The feasibility co-firing biomass for electricity in Missouri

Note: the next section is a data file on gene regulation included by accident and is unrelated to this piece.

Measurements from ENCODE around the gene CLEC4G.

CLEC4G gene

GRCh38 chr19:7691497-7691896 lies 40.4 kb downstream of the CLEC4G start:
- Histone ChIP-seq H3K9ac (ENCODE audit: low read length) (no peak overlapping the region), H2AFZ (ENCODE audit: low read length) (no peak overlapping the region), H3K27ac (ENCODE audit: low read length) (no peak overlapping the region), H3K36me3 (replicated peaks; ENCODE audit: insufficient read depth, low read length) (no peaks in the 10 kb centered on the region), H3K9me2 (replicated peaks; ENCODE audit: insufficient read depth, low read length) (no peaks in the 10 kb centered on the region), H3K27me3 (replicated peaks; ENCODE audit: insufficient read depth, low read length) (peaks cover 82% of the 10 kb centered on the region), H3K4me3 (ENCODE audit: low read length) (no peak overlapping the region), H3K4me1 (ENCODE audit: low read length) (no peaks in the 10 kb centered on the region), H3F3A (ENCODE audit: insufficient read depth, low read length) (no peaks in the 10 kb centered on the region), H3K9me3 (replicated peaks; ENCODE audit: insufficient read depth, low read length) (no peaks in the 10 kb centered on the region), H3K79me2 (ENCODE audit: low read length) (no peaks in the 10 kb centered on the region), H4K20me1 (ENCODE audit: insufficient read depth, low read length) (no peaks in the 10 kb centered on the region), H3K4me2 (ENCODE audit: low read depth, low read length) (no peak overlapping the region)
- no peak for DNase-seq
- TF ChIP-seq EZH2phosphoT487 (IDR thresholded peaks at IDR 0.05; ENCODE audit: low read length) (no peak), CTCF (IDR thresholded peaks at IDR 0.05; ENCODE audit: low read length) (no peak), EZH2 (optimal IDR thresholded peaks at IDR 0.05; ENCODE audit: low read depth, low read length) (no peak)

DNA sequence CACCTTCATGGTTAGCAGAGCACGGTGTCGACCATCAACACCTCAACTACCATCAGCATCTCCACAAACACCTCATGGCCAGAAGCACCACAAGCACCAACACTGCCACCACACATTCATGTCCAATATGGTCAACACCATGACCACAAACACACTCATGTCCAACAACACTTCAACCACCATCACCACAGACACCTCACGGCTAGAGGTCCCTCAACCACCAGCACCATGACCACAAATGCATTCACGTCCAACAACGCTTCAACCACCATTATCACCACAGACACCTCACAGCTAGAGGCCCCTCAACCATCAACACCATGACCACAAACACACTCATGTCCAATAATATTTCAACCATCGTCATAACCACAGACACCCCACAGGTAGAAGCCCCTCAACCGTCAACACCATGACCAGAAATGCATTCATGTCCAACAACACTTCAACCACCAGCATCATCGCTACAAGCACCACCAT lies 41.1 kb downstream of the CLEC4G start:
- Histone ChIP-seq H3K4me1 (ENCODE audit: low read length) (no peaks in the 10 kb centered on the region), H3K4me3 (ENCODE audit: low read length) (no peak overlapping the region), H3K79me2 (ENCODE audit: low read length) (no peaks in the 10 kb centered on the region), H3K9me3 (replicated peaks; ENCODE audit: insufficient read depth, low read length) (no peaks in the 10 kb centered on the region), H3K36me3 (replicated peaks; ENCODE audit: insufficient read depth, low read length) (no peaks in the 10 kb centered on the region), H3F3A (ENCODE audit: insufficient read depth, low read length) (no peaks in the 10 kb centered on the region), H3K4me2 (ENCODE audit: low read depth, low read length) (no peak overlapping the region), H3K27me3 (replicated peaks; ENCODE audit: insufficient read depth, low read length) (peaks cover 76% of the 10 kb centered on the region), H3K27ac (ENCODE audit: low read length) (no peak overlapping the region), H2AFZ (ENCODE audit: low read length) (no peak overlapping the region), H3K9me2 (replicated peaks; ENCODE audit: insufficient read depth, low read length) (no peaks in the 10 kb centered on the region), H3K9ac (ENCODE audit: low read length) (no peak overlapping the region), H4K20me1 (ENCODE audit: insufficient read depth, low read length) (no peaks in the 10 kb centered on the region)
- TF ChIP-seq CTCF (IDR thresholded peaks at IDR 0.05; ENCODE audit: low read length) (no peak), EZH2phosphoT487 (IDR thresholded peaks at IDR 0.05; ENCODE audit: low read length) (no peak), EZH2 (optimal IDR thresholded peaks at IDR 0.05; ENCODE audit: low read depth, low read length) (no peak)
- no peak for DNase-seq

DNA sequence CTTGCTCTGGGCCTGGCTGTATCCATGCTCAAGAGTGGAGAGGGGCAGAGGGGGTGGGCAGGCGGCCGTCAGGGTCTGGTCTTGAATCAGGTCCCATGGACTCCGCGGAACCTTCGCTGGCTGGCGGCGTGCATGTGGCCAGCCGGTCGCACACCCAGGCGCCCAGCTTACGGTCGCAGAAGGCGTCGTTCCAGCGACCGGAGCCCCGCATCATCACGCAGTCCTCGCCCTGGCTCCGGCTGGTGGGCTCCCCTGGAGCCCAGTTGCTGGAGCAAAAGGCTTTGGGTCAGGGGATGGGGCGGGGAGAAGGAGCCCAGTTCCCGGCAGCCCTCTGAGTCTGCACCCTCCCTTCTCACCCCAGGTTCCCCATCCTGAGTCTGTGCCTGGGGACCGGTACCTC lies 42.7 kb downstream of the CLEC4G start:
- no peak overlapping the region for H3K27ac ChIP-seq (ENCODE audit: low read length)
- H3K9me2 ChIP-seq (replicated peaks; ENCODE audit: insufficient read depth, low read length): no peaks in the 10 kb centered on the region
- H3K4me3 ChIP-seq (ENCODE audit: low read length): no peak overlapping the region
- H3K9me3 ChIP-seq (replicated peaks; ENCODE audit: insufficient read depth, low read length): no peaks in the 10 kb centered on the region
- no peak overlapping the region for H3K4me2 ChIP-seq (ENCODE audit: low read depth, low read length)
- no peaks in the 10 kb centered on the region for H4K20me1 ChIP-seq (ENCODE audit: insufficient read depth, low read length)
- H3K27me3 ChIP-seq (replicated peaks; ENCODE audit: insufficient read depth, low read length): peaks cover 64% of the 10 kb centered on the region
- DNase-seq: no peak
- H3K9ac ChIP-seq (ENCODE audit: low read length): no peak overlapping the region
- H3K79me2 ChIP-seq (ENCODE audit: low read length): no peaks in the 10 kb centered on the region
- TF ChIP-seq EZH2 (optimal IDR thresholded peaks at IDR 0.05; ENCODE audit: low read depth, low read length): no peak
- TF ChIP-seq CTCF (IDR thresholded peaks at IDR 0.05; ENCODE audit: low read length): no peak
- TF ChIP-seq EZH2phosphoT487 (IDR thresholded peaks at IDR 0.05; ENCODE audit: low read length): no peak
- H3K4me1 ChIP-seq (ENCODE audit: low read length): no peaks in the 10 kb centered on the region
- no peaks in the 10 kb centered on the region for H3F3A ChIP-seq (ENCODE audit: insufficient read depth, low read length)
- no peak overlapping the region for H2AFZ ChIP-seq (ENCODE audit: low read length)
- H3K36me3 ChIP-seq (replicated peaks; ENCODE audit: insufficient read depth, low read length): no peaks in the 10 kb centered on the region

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[ACCESS RESTRICTED TO THE UNIVERSITY OF MISSOURI AT AUTHOR'S REQUEST.] With the growing concerns regarding energy security, sustainability and global warming, more and more efforts have been expended to find clean, safe and renewable energy sources. Bioenergy is considered as one of the significant potential energy resources to serve as a partial replacement for fossil fuels. Use biomass as fuels to produce electricity, i.e. biopower, is one of the most popular uses of bioenergy. The main objective of this study is to investigate the feasibility co-firing biomass for electricity at the existing coal-powered plants in Missouri. A linear programming model was built to simulate the whole process of co-firing biomass in 9 selected power plants with the objective of minimizing the total cost involved in the process. Two biomass co-firing levels (10% and 15%) with three levels (10%, 20% and 30%) of biomass availability are assumed to conduct sensitivity analysis. Moreover, this study also analyzed the impact of transportation cost, resource and harvesting cost on the model's optimization outcomes. The results of the model show that co-firing biomass in those selected power plants costs more than using coal. The additional cost from co-firing biomass will decrease as the availability of biomass increases. The results from the individual plants show that the optimal capacity of biomass co-firing is about 10-15MW based on the settings of this study.
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